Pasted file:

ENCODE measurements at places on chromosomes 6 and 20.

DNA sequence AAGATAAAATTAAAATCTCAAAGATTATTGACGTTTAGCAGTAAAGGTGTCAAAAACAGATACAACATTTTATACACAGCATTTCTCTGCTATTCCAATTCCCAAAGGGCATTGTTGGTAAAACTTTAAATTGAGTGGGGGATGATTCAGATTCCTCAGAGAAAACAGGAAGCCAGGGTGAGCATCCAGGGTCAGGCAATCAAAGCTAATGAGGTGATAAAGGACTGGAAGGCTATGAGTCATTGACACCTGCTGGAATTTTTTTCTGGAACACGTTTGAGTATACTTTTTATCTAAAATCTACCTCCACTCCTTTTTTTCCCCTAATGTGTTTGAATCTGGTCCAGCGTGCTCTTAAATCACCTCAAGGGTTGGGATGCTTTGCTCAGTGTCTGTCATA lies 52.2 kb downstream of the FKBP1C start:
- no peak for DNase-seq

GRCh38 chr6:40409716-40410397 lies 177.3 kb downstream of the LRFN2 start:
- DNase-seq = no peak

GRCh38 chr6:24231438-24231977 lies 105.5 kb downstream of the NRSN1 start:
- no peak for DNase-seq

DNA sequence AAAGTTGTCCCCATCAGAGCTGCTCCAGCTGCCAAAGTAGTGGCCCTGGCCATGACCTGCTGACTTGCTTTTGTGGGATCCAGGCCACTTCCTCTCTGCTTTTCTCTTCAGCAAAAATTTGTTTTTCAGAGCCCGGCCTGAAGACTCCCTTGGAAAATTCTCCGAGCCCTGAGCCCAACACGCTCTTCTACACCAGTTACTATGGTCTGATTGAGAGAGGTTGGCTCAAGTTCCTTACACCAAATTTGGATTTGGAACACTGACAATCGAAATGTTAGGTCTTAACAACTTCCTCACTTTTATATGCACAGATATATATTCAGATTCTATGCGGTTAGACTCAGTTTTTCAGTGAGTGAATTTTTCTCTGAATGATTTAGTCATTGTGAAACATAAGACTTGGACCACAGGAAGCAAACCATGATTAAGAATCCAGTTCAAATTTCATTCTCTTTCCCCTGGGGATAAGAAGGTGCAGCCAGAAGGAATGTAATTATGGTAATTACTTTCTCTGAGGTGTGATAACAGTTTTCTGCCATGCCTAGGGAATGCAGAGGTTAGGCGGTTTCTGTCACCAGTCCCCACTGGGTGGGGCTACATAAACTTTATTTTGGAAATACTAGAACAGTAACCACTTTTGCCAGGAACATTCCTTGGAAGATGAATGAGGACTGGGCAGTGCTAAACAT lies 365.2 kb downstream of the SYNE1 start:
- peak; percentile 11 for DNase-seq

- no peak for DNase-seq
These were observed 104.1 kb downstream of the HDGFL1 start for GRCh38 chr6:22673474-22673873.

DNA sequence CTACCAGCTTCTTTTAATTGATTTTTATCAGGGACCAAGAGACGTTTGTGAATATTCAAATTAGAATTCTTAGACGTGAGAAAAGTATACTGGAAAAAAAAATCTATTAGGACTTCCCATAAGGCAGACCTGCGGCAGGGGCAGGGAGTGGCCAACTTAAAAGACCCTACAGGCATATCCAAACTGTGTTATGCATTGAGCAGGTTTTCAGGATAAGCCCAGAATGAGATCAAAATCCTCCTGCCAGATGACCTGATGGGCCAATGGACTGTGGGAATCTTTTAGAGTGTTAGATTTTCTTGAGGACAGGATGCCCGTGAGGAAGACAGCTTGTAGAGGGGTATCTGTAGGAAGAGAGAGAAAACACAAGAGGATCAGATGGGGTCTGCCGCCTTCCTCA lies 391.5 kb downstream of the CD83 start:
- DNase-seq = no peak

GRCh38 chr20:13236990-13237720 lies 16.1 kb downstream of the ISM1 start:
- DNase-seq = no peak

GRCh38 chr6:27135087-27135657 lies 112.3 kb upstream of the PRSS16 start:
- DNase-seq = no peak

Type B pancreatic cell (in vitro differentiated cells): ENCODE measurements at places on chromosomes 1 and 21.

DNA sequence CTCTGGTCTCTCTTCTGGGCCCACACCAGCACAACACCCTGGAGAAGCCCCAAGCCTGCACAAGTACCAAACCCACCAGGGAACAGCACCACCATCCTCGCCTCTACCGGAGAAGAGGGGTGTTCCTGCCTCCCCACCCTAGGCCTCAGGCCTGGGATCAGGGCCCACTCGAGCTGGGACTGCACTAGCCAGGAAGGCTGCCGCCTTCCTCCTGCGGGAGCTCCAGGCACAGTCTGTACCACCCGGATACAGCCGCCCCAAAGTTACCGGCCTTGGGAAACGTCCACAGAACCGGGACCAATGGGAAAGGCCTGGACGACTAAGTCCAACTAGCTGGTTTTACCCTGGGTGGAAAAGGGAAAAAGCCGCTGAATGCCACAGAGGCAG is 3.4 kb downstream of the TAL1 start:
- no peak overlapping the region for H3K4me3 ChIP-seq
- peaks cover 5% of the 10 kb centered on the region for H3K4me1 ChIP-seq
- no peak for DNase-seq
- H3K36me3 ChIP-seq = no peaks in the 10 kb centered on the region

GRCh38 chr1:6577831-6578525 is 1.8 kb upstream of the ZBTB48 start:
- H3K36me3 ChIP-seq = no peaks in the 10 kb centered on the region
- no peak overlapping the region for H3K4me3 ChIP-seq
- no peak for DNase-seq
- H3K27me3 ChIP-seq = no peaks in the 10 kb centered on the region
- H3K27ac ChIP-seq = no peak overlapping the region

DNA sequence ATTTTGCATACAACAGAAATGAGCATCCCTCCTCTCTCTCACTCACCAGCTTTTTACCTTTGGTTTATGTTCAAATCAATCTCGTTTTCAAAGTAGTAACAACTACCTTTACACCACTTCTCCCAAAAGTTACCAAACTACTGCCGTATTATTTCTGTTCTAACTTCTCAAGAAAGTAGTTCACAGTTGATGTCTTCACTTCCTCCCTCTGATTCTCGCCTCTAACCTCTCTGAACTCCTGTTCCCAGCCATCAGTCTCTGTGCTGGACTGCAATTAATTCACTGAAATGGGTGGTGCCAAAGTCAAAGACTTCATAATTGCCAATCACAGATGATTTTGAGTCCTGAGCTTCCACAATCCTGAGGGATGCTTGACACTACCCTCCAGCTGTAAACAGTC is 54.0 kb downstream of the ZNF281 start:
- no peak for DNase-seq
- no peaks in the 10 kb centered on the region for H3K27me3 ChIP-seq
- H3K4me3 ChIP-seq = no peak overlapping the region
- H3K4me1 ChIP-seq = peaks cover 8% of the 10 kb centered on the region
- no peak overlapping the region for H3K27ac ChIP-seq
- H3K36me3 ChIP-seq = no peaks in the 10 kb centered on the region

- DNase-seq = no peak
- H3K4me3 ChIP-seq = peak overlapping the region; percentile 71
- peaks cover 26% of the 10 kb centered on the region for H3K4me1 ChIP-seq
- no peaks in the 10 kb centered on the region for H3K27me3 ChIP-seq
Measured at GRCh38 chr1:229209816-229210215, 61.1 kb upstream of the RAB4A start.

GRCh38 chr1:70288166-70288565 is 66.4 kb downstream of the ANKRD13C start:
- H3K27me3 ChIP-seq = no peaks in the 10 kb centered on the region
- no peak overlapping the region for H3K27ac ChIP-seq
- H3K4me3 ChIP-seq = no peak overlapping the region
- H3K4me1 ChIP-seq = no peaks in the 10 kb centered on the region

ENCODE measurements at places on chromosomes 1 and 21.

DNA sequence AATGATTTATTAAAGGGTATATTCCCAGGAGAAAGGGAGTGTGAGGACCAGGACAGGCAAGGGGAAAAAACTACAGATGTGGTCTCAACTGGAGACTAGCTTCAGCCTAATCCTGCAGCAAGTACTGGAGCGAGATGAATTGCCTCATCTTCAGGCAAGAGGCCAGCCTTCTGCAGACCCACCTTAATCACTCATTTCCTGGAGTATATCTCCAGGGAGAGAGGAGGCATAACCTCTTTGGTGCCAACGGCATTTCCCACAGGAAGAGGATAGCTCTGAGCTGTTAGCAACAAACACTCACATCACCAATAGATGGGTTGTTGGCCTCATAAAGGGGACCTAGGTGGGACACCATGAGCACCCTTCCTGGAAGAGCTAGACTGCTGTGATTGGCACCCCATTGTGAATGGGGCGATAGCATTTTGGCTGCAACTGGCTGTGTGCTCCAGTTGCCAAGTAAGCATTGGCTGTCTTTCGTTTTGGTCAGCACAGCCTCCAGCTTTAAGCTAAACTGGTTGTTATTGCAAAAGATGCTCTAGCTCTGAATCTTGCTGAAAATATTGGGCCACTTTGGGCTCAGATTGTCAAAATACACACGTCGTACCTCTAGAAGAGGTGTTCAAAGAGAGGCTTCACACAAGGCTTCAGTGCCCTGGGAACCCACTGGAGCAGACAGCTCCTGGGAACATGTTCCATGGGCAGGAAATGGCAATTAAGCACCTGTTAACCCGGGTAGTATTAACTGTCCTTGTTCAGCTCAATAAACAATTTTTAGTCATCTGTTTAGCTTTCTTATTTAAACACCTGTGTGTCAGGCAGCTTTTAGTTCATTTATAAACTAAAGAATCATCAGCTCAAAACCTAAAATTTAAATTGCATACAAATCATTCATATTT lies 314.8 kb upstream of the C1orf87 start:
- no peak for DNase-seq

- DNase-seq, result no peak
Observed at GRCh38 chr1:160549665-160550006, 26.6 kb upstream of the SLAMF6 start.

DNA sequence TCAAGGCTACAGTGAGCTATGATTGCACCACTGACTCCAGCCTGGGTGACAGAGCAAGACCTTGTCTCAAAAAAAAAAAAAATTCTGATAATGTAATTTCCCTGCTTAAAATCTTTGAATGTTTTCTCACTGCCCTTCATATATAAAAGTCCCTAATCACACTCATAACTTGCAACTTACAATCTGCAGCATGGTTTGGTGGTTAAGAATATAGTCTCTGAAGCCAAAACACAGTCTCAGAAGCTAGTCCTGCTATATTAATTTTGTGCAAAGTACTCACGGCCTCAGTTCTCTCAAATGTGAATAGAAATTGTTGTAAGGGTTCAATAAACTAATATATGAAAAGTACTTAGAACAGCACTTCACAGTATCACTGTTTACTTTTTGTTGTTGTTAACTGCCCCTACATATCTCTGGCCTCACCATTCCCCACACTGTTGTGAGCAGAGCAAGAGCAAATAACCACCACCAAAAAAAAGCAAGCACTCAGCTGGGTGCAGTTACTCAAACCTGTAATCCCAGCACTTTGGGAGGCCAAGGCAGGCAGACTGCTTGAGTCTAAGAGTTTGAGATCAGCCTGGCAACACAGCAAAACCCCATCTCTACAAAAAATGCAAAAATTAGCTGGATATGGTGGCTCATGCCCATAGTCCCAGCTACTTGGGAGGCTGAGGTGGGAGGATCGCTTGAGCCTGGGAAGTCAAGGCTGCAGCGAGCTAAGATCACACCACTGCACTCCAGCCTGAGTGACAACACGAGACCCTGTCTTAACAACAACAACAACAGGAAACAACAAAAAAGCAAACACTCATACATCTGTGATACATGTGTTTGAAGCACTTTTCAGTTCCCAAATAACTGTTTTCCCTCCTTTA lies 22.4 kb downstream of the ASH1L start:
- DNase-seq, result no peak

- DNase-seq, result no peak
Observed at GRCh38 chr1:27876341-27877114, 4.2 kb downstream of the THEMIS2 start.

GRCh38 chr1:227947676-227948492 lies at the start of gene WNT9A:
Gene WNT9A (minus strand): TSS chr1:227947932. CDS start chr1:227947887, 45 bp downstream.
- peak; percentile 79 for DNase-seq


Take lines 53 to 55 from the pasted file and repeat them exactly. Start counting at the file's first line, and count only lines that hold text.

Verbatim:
- DNase-seq, result no peak

- DNase-seq, result no peak
Observed at GRCh38 chr1:27876341-27877114, 4.2 kb downstream of the THEMIS2 start.